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 Alan Moore: 'Today's adults' interest in superheroes is potentially "culturally catastrophic"'

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Largo's Shark
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PostSubject: Alan Moore: 'Today's adults' interest in superheroes is potentially "culturally catastrophic"'    Mon Jul 20, 2015 6:46 am

Too damn right.

Quote :
Comics god Alan Moore has issued a comprehensive sign-off from public life after shooting down accusations that his stories feature racist characters and an excessive amount of sexual violence towards women.

The Watchmen author also used a lengthy recent interview with Pádraig Ó Méalóid at Slovobooks entitled "Last Alan Moore interview?" – to expand upon his belief that today's adults' interest in superheroes is potentially "culturally catastrophic", a view originally aired in the Guardian last year.

"To my mind, this embracing of what were unambiguously children's characters at their mid-20th century inception seems to indicate a retreat from the admittedly overwhelming complexities of modern existence," he wrote to Ó Méalóid. "It looks to me very much like a significant section of the public, having given up on attempting to understand the reality they are actually living in, have instead reasoned that they might at least be able to comprehend the sprawling, meaningless, but at-least-still-finite 'universes' presented by DC or Marvel Comics. I would also observe that it is, potentially, culturally catastrophic to have the ephemera of a previous century squatting possessively on the cultural stage and refusing to allow this surely unprecedented era to develop a culture of its own, relevant and sufficient to its times."

Read the rest at.

http://www.theguardian.com/books/2014/jan/21/superheroes-cultural-catastrophe-alan-moore-comics-watchmen
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PostSubject: Re: Alan Moore: 'Today's adults' interest in superheroes is potentially "culturally catastrophic"'    Mon Jul 20, 2015 8:17 am

What I don't understand is how James Bond has been subsumed by the children's superhero genre.That's partially why I enjoyed Skyfall so much; it was very much an attempt to reclaim 007 from the unwashed nerds and give him back to the boozing, fucking, drug-taking adult males.

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PostSubject: Re: Alan Moore: 'Today's adults' interest in superheroes is potentially "culturally catastrophic"'    Mon Jul 20, 2015 8:27 am

Although oddly, the same crowd that consumes Marvel/DC pap loved SF. It had something for almost everyone.
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PostSubject: Re: Alan Moore: 'Today's adults' interest in superheroes is potentially "culturally catastrophic"'    Mon Jul 20, 2015 9:09 am

I keep on waiting for one of these "too big to fail" monsters to actually fail.
But even Ant-Man looks like it'll at least break even.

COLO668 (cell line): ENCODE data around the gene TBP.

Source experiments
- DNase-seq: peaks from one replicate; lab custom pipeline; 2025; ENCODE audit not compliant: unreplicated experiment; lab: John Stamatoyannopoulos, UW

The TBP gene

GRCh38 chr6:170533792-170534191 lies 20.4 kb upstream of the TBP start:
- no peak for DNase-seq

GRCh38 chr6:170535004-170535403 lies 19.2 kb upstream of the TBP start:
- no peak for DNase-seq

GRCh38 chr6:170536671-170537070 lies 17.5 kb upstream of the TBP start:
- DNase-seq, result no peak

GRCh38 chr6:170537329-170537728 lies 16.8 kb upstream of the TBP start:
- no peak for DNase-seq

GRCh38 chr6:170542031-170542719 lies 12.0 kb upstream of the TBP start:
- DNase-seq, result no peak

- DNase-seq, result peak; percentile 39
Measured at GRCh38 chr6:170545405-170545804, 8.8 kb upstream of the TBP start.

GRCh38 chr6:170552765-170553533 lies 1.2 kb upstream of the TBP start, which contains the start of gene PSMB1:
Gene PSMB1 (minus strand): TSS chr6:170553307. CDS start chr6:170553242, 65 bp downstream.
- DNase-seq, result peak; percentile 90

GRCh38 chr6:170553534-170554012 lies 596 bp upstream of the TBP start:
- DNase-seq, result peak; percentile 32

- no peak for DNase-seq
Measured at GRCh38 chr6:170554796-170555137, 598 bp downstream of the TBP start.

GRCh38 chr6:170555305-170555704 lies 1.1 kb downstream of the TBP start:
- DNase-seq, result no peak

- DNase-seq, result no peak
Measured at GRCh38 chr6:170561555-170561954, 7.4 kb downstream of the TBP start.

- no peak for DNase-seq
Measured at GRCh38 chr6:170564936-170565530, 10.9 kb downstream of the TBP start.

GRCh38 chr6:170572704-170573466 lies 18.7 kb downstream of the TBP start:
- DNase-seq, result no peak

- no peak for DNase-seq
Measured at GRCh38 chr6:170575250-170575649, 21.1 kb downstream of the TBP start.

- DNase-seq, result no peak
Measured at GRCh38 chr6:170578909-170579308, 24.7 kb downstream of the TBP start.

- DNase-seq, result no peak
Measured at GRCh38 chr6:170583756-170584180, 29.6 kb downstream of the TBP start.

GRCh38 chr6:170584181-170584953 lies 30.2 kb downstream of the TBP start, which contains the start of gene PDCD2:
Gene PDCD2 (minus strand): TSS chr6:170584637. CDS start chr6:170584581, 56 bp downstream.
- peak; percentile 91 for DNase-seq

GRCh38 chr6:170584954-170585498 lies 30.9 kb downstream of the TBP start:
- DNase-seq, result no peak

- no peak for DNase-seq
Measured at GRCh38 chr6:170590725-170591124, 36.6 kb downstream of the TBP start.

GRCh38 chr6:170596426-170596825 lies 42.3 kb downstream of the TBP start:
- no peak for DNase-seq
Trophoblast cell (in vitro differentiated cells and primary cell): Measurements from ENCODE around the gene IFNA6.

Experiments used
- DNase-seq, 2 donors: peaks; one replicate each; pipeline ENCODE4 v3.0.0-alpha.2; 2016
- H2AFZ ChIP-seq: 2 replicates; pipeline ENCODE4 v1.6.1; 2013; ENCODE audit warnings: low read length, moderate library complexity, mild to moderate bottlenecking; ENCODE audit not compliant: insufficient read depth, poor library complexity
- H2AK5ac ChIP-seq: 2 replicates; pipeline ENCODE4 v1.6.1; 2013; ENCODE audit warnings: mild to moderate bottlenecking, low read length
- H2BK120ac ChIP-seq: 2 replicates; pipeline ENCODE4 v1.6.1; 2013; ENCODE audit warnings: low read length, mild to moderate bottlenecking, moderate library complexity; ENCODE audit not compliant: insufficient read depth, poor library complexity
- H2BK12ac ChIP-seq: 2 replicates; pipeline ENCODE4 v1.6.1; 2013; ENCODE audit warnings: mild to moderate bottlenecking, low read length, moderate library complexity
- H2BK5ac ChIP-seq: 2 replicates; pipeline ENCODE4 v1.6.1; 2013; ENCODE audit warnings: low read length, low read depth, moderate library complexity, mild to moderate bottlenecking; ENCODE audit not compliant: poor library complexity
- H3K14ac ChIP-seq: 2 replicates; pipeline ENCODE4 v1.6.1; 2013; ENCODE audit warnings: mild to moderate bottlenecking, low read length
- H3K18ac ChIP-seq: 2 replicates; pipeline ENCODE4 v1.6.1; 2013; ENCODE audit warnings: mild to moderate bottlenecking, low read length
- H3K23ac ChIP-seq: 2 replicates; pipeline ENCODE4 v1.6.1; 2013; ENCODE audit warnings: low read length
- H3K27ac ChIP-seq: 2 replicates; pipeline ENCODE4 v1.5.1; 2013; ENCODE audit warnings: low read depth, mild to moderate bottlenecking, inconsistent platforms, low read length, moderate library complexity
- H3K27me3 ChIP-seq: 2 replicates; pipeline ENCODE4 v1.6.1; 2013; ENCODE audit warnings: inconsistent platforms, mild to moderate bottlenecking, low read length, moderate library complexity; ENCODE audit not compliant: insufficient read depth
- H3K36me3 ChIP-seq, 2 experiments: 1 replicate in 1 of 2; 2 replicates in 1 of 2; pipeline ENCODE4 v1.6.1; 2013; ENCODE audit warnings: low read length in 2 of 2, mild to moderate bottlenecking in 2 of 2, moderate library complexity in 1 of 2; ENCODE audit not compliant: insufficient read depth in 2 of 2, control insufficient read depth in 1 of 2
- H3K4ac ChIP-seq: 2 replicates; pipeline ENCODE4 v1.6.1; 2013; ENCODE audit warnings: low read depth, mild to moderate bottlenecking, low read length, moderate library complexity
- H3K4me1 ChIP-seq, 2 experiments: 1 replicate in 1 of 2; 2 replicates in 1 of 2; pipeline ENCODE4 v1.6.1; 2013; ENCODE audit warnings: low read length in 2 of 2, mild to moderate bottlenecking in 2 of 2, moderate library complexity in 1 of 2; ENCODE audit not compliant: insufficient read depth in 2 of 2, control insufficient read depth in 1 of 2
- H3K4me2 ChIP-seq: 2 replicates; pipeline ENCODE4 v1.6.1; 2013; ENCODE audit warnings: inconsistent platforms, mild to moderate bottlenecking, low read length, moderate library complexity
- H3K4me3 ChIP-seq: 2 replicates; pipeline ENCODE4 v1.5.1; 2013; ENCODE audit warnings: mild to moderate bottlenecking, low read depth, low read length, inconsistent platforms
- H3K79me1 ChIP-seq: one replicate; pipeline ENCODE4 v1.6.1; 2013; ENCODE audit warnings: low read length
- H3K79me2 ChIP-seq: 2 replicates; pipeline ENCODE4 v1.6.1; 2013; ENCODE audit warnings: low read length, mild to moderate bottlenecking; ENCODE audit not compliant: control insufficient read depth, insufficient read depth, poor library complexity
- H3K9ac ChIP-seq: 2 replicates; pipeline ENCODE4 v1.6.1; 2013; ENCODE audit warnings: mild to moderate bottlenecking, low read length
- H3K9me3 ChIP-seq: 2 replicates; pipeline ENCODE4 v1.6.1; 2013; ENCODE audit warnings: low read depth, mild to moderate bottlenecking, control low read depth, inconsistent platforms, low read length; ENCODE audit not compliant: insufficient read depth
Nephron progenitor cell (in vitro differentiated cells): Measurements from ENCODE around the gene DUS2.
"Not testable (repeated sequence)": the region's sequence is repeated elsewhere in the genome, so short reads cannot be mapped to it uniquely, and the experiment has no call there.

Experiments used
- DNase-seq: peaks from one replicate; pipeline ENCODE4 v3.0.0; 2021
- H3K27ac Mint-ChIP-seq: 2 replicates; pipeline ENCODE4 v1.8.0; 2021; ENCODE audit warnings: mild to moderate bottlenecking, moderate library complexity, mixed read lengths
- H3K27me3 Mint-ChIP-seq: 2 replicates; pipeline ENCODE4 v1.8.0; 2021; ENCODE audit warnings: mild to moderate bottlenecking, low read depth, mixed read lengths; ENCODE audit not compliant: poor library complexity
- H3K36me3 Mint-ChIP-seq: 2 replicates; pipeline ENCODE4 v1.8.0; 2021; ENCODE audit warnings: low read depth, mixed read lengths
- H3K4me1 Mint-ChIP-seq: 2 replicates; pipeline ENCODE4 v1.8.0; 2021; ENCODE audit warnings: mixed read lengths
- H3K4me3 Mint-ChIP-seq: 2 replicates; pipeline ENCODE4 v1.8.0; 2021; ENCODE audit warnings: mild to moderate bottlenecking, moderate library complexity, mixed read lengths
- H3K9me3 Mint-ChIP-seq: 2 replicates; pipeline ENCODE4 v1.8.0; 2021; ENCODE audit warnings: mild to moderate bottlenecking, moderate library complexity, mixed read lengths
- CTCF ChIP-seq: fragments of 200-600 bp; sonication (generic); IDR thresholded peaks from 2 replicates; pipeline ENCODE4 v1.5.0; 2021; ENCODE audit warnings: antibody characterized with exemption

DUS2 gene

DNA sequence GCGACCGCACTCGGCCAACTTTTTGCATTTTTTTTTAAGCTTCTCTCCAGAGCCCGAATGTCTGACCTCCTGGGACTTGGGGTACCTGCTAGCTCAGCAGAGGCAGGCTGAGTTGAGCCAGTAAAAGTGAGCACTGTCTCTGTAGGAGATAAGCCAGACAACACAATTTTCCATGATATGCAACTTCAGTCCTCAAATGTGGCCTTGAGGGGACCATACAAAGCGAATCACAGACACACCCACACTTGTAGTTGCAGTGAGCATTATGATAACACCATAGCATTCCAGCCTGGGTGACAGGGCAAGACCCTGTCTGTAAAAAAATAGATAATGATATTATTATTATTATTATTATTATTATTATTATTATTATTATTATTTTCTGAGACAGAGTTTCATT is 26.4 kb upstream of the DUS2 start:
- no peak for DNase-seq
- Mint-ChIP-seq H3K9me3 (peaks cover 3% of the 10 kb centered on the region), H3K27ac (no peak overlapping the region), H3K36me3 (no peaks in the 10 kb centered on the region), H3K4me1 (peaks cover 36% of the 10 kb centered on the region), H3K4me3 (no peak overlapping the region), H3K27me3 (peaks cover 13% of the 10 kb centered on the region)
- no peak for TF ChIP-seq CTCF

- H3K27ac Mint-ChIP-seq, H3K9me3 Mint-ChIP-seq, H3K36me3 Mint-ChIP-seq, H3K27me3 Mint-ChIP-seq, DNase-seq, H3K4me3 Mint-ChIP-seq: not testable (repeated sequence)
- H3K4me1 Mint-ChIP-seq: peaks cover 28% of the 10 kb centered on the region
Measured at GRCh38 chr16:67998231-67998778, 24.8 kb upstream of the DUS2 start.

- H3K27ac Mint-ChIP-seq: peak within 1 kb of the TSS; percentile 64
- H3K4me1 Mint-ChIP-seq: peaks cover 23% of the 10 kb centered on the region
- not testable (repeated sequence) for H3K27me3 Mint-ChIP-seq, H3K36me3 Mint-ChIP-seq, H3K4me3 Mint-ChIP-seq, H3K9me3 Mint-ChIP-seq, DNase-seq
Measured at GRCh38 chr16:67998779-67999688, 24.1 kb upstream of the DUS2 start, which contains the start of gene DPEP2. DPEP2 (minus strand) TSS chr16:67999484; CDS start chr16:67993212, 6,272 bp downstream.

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PostSubject: Re: Alan Moore: 'Today's adults' interest in superheroes is potentially "culturally catastrophic"'    Mon Jul 20, 2015 10:02 am

I don't think the issue with the popularity of comic books today has to do with adults liking them. I think the bigger problem is over-saturation. Eventually, the bubble is going to burst and a lot of these superhero franchises are going to go back to being just comic book properties. Batman and Superman and the like will always transcend the page, but there probably won't be a new Ant-Man film, for example, in 2030, barring some kind of culture shift. (And I liked Ant-Man.)

Who gives a shit if adults like comic books? Live and let live. Nerds have been around for longer than this generation, and will continue to be around. They aren't really hurting anyone. For every Avengers, there's a Skyfall. No reason to think that will change. (Though I hope SPECTRE isn't a Dark Knight ape like Skyfall was.)
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PostSubject: Re: Alan Moore: 'Today's adults' interest in superheroes is potentially "culturally catastrophic"'    Tue Jul 21, 2015 5:17 am

I'm 44, and admittedly do occasionally wonder if I should be enjoying Marvel and DC's output, playing videogames etc.

Then I hear about something like the 75 year old Annie Nightingale doing 'trap' and 'grime' DJ sets at Glastonbury and think 'Fuck it, that's MUCH more embarrassing'.
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PostSubject: Re: Alan Moore: 'Today's adults' interest in superheroes is potentially "culturally catastrophic"'    Tue Jul 21, 2015 11:22 am

I was a staunch opponent of cinematic censorship until I saw the trailer for the movie about the superhero ant.
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PostSubject: Re: Alan Moore: 'Today's adults' interest in superheroes is potentially "culturally catastrophic"'    Tue Aug 04, 2015 7:46 pm

Friedkin weighs in as well:

Quote :
William Friedkin has launched an attack on Hollywood blockbusters, claiming the constant stream of superhero movies is killing the artform.